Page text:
Cellular interactions between antigen (Ag)-specific T cells and Ag-presenting cells (APCs) can trigger either productive or aborted immune responses. The cellular outcomes depend on the state of the T cells, their previous exposure to Ag, and the APCs. This application addresses the central hypothesis that the molecular architecture of the membrane of T cells plays a decisive role in influencing Ag-sensitivity and cellular outcomes.
Aim 1 will use immuno-electron microscopy, FRET and Quantum Dot blinking to test the hypothesis that antigenic stimulation of naTve T cells results in long-term formation of TCR micro-clusters that facilitate responses to recall Ags.
Aim 2 will use multi-dimensional digital imaging and biochemical analysis to identify specific antigen-induced spatial-temporal molecular alterations in Immunological Synapses that trigger altered immune responses.
This Aim will test the hypothesis that disproportionate activation of Fyn and Lck in the Immunological Synapse can cause unresponsiveness and would address the functional significance of the Immunological Synapse.
Aim 3 will test more directly the roles of selective activation of Fyn or Lck on the structure of the synapse.
This Aim will use novel kinase-null T cellls and switchable mutated inactive tyrosine kinases Fyn and Lck that can be chemically rescued rapidly and reversibly (within 5 min) in T cells. Uncovering the mechanisms by which T cells can sense Antigen and how this recognition determines the cellular response is the long-term objective of all 5 projects in this Program. There is an extremely high synergy with all other projects.
Aim 1 synergizes with Project 1 that will study TCR clustering in the membrane of CDS cells.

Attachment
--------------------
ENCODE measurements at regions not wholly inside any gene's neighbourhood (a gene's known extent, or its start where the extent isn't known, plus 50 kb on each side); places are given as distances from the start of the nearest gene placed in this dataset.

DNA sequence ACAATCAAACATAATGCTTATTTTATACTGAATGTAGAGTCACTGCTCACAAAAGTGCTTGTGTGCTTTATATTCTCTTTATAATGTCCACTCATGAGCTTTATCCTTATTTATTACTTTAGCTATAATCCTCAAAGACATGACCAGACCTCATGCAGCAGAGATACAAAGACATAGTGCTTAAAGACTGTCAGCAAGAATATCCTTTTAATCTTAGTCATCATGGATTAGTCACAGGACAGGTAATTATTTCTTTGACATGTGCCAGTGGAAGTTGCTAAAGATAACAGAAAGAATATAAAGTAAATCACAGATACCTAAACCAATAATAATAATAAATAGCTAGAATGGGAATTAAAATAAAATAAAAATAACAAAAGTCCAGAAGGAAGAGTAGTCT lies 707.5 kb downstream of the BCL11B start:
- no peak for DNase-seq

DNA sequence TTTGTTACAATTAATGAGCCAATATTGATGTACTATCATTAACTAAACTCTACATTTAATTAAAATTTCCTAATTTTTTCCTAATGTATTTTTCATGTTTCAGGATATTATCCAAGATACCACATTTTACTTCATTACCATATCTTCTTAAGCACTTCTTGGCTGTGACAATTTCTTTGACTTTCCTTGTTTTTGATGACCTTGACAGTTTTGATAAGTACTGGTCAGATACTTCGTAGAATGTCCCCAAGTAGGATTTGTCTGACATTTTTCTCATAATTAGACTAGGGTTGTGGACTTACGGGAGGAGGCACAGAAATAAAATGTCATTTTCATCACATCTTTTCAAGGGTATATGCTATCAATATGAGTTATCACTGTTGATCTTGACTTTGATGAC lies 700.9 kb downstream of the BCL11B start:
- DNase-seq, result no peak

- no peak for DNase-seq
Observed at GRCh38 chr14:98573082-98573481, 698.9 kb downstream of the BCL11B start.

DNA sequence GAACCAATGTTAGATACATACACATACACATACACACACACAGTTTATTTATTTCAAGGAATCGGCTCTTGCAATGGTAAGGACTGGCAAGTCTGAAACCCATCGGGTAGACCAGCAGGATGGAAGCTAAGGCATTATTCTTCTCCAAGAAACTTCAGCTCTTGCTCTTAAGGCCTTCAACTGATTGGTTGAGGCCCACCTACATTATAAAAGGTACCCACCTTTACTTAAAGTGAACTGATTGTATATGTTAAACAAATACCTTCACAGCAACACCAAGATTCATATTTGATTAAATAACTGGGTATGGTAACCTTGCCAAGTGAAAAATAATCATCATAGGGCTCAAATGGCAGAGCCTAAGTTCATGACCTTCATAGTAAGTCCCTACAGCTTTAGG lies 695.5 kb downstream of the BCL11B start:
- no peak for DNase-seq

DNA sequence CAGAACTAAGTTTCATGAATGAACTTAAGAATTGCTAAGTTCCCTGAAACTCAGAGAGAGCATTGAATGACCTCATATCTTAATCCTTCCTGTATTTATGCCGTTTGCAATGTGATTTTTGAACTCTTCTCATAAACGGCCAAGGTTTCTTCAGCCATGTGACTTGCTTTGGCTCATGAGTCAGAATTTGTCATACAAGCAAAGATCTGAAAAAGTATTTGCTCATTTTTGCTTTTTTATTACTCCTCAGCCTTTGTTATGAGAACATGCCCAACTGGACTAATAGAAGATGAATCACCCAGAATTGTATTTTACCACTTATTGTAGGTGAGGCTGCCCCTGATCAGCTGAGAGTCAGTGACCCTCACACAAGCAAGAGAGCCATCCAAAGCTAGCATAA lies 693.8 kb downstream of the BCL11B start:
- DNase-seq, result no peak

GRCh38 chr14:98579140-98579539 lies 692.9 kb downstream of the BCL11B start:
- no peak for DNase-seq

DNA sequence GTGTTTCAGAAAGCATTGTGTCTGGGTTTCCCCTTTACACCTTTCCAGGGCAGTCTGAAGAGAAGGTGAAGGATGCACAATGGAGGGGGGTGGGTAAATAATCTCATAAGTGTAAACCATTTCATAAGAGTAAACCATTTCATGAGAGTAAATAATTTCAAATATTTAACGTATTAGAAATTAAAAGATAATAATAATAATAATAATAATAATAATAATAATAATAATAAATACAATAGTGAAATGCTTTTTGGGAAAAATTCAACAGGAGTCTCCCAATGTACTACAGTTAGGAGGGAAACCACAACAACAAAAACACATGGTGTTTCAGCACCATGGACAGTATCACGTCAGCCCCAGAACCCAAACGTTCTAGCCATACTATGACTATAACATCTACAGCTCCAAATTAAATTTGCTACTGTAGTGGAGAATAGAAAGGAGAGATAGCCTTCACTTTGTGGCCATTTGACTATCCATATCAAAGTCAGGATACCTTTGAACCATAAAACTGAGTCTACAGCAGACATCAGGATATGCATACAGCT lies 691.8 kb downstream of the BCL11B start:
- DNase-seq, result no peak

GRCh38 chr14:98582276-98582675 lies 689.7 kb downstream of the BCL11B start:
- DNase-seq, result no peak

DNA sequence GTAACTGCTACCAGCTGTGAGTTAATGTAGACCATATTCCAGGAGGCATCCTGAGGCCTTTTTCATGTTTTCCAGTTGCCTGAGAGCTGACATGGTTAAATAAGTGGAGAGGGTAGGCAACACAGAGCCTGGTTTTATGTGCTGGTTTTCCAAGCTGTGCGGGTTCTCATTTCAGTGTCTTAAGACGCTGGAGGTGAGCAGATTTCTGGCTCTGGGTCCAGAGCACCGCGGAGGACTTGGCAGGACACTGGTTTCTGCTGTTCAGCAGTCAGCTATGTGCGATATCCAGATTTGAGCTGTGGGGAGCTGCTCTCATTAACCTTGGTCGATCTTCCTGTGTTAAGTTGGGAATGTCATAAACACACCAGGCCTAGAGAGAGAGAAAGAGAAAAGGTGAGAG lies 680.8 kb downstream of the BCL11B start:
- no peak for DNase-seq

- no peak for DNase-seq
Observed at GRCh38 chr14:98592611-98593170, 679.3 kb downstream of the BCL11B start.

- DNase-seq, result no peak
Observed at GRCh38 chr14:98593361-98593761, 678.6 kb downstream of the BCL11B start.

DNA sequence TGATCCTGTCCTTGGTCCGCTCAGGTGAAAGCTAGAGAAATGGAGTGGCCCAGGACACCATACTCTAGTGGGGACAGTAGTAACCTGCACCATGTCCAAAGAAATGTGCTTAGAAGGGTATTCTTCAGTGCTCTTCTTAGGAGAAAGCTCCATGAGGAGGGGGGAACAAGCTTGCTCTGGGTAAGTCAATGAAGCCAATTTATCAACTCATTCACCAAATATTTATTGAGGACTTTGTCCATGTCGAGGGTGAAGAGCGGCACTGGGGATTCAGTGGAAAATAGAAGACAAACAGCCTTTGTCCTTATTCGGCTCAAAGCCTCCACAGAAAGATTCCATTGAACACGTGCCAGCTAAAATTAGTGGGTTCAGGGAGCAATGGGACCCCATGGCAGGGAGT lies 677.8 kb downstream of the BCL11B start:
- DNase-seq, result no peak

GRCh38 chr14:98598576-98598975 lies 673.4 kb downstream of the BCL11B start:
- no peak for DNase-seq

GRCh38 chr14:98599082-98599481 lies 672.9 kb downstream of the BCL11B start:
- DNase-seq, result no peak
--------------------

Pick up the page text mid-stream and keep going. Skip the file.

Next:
Aim 2 synergizes with Projects 3, 4 and 5, which will use the specialized imaging tools in their own structure function studies of Sproutyl, TFII-I and CARD11 and their associations with the Immunological Synapse.
Aim 3 would synergize with Project 4 where all the tools for chemical rescue of Fyn and Lck will be developed. These studies that combine uniquely the use of several highly novel experimental approaches are very likely to generate significant better understanding of the integrated events that regulate immune responses to infectious pathogens. This knowledge may lead to the design of more effective vaccines, better immune surveillance protocols, and new immunosupressive drugs.

Agency
National Institute of Health (NIH)
Institute
National Institute of Allergy and Infectious Diseases (NIAID)
Type
Research Program Projects (P01)
Project #
5P01AI072677-05
Application #
8381799
Study Section
Special Emphasis Panel (ZAI1-PA-I)
Project Start
Project End
2014-08-31
Budget Start
2012-09-01
Budget End
2013-08-31
Support Year
5
Fiscal Year
2012
Total Cost
$319,510
Indirect Cost
$96,147
Name
Johns Hopkins University
Department
Type
DUNS #
001910777
City
Baltimore
State
MD
Country
United States
Zip Code
21218
Bettencourt, Ian A; Powell, Jonathan D (2017) Targeting Metabolism as a Novel Therapeutic Approach to Autoimmunity, Inflammation, and Transplantation. J Immunol 198:999-1005
Kosmides, A K; Meyer, R A; Hickey, J W et al. (2017) Biomimetic biodegradable artificial antigen presenting cells synergize with PD-1 blockade to treat melanoma. Biomaterials 118:16-26
Tiper, Irina V; Temkin, Sarah M; Spiegel, Sarah et al. (2016) VEGF Potentiates GD3-Mediated Immunosuppression by Human Ovarian Cancer Cells. Clin Cancer Res 22:4249-58
Pollizzi, Kristen N; Sun, Im-Hong; Patel, Chirag H et al. (2016) Asymmetric inheritance of mTORC1 kinase activity during division dictates CD8(+) T cell differentiation. Nat Immunol 17:704-11
Schütz, Christian; Varela, Juan Carlos; Perica, Karlo et al. (2016) Antigen-specific T cell Redirectors: a nanoparticle based approach for redirecting T cells. Oncotarget 7:68503-68512
Pollizzi, Kristen N; Waickman, Adam T; Patel, Chirag H et al. (2015) Cellular size as a means of tracking mTOR activity and cell fate of CD4+ T cells upon antigen recognition. PLoS One 10:e0121710
Makowski, Stefanie L; Wang, Zhaoquan; Pomerantz, Joel L (2015) A protease-independent function for SPPL3 in NFAT activation. Mol Cell Biol 35:451-67
Shaikh, Saame Raza; Boyle, Sarah; Edidin, Michael (2015) A high fat diet containing saturated but not unsaturated fatty acids enhances T cell receptor clustering on the nanoscale. Prostaglandins Leukot Essent Fatty Acids 100:1-4
Pollizzi, Kristen N; Patel, Chirag H; Sun, Im-Hong et al. (2015) mTORC1 and mTORC2 selectively regulate CD8? T cell differentiation. J Clin Invest 125:2090-108
Perica, Karlo; Bieler, Joan Glick; Schütz, Christian et al. (2015) Enrichment and Expansion with Nanoscale Artificial Antigen Presenting Cells for Adoptive Immunotherapy. ACS Nano 9:6861-71

Showing the most recent 10 out of 34 publications